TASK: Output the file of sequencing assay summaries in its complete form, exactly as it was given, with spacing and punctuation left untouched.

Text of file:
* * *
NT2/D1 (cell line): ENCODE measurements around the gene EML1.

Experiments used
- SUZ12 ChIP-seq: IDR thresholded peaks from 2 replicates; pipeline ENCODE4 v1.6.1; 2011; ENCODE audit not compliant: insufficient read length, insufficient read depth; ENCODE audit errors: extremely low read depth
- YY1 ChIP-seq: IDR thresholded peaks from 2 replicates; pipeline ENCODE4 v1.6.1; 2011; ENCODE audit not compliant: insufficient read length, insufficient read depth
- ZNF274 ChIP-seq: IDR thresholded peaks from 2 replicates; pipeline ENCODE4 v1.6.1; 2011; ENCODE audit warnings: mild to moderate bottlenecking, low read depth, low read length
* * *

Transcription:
NT2/D1 (cell line): ENCODE measurements around the gene EML1.

Experiments used
- SUZ12 ChIP-seq: IDR thresholded peaks from 2 replicates; pipeline ENCODE4 v1.6.1; 2011; ENCODE audit not compliant: insufficient read length, insufficient read depth; ENCODE audit errors: extremely low read depth
- YY1 ChIP-seq: IDR thresholded peaks from 2 replicates; pipeline ENCODE4 v1.6.1; 2011; ENCODE audit not compliant: insufficient read length, insufficient read depth
- ZNF274 ChIP-seq: IDR thresholded peaks from 2 replicates; pipeline ENCODE4 v1.6.1; 2011; ENCODE audit warnings: mild to moderate bottlenecking, low read depth, low read length